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|Get the Gringo|
aka: How I Spent My Summer Vacation
dir Adrian Grunberg
scr Mel Gibson, Adrian Grunberg, Stacy Perskie
prd Bruce Davey, Mel Gibson, Stacy Perskie
with Mel Gibson, Daniel Gimenez Cacho, Kevin Hernandez, Dolores Heredia, Jesus Ochoa, Roberto Sosa, Peter Stormare, Bob Gunton, Tenoch Huerta, Dean Norris, Patrick Bauchau, Denise Gossett
release US 1.May.12 vod,
12/US Icon 1h35
Jailbirds: Gibson and Hernandez
R E V I E W B Y R I C H C L I N E
With echoes of everything from Mad Max to Payback, this grungy thriller rampages through Mel Gibson's back catalogue. But all of the swaggering attitude is just too much for a film that has absolutely no point to it.
After a breathless car chase on the US-Mexico border, an outlaw (Gibson) is thrown into a Tijuana prison known as El Pueblito, which is more like a run-down favela than a jail. His criminal mind immediately kicks into gear as he finds ways to survive by causing as much mayhem as possible. Soon he befriends a 10-year-old kid (Hernandez) whose mother (Heredia) is being exploited by the power-mad top-dog prisoner Javi (Gimenez Cacho). And our unnamed protagonist will need to use all of his wits to get out of here alive.
On the other hand, forget wit. The writers and director seem much happier to just have everyone blast each other into oblivion, indulging in a number of hyper-violent shootouts, plus a few grisly grenade explosions. Gibson's anti-hero is essentially an ageing macho thug who inexplicably develops a soft spot for the kid and his mum, so we know exactly where the plot is heading. Throwing in a nasty little side-trip to San Diego and a gruesome liver transplant doesn't throw us off the scent.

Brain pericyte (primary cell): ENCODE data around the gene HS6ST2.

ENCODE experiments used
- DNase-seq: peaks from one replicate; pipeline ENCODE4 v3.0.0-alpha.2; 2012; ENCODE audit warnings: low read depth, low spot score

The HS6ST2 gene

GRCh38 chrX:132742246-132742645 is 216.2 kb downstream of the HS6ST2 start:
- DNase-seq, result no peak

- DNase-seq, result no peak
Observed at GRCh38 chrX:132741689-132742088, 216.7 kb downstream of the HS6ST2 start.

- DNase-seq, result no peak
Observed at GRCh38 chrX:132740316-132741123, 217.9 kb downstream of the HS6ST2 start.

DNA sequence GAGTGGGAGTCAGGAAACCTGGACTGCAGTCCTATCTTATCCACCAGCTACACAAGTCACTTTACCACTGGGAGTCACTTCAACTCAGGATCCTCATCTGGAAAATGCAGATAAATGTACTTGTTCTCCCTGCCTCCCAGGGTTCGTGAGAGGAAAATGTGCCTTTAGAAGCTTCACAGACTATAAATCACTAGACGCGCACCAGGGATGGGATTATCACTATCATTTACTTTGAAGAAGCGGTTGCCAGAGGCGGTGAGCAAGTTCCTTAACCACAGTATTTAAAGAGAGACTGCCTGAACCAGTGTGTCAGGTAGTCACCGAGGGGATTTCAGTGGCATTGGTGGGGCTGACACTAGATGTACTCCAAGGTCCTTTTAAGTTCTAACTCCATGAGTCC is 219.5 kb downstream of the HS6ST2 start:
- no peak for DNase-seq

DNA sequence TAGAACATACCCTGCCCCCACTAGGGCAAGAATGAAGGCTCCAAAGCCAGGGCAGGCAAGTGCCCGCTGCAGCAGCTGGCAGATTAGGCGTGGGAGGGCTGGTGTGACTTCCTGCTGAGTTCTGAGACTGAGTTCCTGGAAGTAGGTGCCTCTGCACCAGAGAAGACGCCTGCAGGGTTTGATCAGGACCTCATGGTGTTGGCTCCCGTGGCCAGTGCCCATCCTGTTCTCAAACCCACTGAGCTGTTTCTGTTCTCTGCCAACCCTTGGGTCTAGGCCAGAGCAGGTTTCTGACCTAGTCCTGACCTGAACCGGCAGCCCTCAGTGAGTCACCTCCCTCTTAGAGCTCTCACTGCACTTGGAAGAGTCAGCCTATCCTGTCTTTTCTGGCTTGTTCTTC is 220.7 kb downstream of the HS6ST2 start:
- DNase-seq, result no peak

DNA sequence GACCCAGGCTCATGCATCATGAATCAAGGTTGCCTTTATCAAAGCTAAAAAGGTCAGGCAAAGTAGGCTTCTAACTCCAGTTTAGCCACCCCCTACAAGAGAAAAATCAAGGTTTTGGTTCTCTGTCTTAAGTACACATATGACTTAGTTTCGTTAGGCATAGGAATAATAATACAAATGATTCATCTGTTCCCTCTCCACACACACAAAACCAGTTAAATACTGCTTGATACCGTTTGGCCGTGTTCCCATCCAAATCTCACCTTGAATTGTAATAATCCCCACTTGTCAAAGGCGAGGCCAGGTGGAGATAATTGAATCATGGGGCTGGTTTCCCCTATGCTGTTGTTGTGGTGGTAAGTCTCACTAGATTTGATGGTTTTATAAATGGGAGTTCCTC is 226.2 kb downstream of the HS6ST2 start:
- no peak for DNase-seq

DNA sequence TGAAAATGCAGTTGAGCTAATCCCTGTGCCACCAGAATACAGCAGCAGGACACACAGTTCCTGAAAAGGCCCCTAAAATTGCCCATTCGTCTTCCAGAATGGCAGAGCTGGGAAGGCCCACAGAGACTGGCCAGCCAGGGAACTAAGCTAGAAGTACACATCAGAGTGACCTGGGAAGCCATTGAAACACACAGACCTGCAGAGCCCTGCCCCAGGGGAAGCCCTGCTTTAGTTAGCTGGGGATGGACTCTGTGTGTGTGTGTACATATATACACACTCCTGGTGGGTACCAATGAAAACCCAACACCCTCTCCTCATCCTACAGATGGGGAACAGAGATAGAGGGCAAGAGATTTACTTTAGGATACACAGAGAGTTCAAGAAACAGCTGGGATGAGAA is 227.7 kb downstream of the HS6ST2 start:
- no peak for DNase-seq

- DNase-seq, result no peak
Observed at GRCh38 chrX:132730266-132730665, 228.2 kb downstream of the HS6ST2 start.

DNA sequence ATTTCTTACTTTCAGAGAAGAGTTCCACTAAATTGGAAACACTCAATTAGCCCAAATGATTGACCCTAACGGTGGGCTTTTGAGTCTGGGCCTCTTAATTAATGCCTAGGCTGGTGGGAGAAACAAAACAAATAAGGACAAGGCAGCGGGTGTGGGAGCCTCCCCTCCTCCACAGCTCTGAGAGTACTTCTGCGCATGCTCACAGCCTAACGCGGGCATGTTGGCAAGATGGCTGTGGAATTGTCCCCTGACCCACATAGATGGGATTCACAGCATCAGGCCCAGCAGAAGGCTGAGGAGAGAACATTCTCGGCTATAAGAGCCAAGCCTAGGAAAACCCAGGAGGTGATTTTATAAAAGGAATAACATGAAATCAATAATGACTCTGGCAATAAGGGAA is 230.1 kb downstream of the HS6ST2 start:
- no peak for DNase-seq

But the lack of originality wouldn't be a problem if there was anything actually going on in the story. The narrative, characters and situations are so thin that we never believe a moment of it. So even if the production design skilfully creates the atmosphere of this squalid prison, and even though the performances aren't bad, there's nothing to hold our interest.
The grizzled Gibson adds a nice world-weary cynicism to the role, even if the character is never much more than a collection of movie cliches. But it's impossible to care whether he lives or dies, to say nothing about whether he gets away with the loot, since there's never the slightest question. And because the character and the movie itself are so joyless, the relentless violence, which is often horrifically misogynistic, quickly wears us out.
R E A D E R R E V I E W S||
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© 2012 by Rich Cline, Shadows on the Wall|
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